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Chlamydia is a sexually transmitted infection (STI) caused by Chlamydia trachomatis bacteria. It is the most common bacterial STI in the UK.

The infection is highest among sexually active individuals between the ages 15 and 24 years and often affects the vagina, penis, anus or testicles.

Chlamydia is transmitted through unprotected intercourse (vaginal, oral, or anal), contact with an infected person’s genitals, sharing unclean unprotected sex toys or infected semen or vaginal fluid getting into the eye.

It can also be transmitted from mothers to their unborn baby in the womb or during childbirth, causing conjunctivitis (an eye infection) which can lead to blindness.

Chlamydia, if not treated appropriately, can lead to serious health complications including:

  • Pelvic Inflammatory Disease (PID) an infection of the womb, fallopian tubes and ovaries
  • ectopic pregnancy (pregnancy outside of the womb)
  • infertility
  • premature birth
  • increased chances of catching HIV


Symptoms usually appear up to 3 weeks after exposure to the infection, but in some cases could be many months later. However, not everyone infected shows symptoms.

Common symptoms of Chlamydia include:

  • pain when peeing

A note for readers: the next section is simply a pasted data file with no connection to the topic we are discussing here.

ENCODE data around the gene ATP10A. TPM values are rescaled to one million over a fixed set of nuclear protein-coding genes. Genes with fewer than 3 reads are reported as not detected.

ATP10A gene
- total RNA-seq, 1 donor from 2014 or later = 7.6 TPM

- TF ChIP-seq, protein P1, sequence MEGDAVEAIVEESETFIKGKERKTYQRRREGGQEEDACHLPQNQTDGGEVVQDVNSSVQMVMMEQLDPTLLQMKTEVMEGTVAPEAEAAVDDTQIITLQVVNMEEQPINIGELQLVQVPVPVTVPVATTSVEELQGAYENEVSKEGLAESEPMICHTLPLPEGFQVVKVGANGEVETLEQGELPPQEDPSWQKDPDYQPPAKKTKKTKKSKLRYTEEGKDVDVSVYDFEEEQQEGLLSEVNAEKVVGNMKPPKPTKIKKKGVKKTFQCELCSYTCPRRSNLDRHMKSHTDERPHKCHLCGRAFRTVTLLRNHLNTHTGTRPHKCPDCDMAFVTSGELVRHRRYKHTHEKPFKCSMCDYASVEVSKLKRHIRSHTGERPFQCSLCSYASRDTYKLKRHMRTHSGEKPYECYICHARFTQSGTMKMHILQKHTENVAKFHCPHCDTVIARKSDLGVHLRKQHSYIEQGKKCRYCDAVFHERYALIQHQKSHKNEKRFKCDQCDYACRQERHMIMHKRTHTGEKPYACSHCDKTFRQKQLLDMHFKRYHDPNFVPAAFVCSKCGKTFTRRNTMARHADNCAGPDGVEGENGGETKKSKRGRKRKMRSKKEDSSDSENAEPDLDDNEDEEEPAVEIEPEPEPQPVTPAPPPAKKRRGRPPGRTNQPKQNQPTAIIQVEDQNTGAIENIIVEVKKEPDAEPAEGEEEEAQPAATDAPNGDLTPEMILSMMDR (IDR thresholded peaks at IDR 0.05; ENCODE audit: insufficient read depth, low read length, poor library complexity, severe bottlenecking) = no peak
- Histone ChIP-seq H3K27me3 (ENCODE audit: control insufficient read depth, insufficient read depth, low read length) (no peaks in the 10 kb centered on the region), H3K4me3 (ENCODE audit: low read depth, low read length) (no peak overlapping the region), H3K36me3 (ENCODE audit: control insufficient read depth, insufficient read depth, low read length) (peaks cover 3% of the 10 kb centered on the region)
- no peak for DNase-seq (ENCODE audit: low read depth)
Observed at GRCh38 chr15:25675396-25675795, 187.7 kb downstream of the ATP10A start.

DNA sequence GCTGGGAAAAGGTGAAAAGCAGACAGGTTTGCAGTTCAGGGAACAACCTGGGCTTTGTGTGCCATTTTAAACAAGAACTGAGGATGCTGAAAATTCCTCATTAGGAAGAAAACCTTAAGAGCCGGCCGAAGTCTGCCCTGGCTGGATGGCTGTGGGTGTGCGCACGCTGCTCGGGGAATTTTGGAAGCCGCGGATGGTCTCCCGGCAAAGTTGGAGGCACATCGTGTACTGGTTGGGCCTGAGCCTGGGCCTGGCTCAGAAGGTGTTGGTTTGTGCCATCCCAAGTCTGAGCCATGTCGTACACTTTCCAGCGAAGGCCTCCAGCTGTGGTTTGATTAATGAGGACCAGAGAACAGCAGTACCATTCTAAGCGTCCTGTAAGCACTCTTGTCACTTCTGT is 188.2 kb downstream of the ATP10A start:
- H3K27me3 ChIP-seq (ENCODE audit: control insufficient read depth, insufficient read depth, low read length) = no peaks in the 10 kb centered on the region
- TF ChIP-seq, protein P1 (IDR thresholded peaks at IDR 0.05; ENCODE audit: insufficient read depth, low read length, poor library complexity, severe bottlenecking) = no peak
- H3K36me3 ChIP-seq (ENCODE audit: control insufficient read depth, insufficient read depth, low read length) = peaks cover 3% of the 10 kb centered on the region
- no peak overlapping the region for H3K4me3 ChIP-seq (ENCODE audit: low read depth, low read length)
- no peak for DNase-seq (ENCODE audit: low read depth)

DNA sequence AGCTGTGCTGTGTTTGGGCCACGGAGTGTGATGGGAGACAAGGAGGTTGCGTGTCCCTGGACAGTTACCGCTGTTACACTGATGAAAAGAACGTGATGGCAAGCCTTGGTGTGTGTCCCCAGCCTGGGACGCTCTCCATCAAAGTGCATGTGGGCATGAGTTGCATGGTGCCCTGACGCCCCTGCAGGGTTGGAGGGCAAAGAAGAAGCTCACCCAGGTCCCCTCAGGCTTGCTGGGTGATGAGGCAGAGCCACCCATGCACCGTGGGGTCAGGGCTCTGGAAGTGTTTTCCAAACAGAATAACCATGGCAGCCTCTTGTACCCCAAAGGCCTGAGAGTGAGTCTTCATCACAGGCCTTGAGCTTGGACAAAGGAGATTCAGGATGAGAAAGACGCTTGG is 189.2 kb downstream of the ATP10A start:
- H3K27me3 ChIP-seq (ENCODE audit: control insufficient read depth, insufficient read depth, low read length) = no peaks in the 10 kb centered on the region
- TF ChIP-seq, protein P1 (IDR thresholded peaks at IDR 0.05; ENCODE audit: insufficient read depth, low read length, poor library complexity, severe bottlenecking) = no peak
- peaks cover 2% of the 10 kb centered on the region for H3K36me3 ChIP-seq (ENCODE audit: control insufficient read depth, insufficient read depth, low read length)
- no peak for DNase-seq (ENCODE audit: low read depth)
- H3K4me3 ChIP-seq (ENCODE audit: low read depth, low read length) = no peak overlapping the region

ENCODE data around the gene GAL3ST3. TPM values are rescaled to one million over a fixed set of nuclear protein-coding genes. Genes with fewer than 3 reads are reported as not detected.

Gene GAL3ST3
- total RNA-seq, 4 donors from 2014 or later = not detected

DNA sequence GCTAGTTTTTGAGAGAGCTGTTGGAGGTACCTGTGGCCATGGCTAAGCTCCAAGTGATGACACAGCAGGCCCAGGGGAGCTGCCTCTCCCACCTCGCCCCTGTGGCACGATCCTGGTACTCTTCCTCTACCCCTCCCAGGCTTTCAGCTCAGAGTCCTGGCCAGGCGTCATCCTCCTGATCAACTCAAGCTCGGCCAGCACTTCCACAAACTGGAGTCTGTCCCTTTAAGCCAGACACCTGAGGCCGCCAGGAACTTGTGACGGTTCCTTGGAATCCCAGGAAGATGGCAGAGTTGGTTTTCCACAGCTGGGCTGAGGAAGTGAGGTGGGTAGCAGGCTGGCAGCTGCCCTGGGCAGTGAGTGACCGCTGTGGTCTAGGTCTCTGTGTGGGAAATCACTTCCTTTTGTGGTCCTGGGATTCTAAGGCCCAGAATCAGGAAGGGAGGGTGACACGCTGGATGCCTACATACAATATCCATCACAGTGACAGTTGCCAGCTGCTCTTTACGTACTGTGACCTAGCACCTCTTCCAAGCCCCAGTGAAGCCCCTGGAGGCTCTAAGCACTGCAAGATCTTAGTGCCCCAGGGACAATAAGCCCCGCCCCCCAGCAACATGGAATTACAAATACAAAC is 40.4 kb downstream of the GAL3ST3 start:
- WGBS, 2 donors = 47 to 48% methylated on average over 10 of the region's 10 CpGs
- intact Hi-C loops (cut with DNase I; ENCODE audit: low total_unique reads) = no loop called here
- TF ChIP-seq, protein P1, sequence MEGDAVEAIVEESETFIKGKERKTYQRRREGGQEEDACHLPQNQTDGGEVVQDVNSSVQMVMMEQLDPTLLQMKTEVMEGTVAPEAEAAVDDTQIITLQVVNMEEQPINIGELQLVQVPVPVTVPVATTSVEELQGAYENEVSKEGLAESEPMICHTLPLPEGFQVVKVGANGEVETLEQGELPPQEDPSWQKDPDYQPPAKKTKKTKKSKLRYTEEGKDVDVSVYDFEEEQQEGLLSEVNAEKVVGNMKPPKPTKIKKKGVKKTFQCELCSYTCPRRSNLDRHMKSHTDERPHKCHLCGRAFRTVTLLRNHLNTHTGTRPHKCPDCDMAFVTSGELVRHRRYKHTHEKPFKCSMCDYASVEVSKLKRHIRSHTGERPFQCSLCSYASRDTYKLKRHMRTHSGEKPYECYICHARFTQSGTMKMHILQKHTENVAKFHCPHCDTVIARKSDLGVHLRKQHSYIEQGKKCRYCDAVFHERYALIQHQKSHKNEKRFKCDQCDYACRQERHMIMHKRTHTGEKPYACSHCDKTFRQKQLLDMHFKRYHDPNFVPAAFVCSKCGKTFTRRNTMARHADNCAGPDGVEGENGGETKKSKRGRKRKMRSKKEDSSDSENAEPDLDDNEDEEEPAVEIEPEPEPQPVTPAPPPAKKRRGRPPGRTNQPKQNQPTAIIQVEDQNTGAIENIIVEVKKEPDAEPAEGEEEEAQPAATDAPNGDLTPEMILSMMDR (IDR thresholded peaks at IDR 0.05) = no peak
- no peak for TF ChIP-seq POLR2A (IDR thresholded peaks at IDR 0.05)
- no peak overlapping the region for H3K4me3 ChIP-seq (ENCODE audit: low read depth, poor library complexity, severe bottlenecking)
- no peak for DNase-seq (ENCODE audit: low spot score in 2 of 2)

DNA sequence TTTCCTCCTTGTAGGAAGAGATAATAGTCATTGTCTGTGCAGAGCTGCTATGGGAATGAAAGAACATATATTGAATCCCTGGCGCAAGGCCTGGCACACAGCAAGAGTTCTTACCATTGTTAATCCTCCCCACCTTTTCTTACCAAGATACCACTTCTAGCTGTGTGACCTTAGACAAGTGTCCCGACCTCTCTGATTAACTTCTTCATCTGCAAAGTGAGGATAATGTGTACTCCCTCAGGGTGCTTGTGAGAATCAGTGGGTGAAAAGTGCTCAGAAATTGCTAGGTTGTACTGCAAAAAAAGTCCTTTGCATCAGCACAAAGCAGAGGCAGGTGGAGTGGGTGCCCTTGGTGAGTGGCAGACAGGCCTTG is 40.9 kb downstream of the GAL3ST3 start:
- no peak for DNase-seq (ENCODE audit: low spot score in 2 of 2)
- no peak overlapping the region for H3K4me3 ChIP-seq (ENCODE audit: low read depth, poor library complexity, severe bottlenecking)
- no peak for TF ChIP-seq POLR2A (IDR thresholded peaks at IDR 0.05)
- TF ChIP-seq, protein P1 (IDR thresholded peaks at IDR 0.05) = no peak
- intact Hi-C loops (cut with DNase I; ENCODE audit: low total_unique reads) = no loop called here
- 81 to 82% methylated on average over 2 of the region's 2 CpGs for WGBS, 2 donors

• unusual discharge from the vagina, penis, or anus
  • women may experience pain in the tummy, bleeding between periods or after sexual intercourse
  • men may experience pain and swelling of the testicles

In some people, symptoms may disappear after a few days. A person infected with Chlamydia can transmit the infection to others, even when they have no symptoms.

What you can do

A person with symptoms, or who suspects they have Chlamydia, is advised to contact their local sexual health service or GP to get advice and support on testing, diagnosis, and treatment.

Pregnant women who think they may have Chlamydia are advised to speak to their GP or midwife.


There are several steps that can be done to avoid catching and passing on Chlamydia to others:

  • practice safe sex by using condoms consistently and correctly
  • avoid sharing and wash sex toys after use
  • if at risk, have regular screening for Chlamydia and other STIs

Further information

Last updated 25 January 2024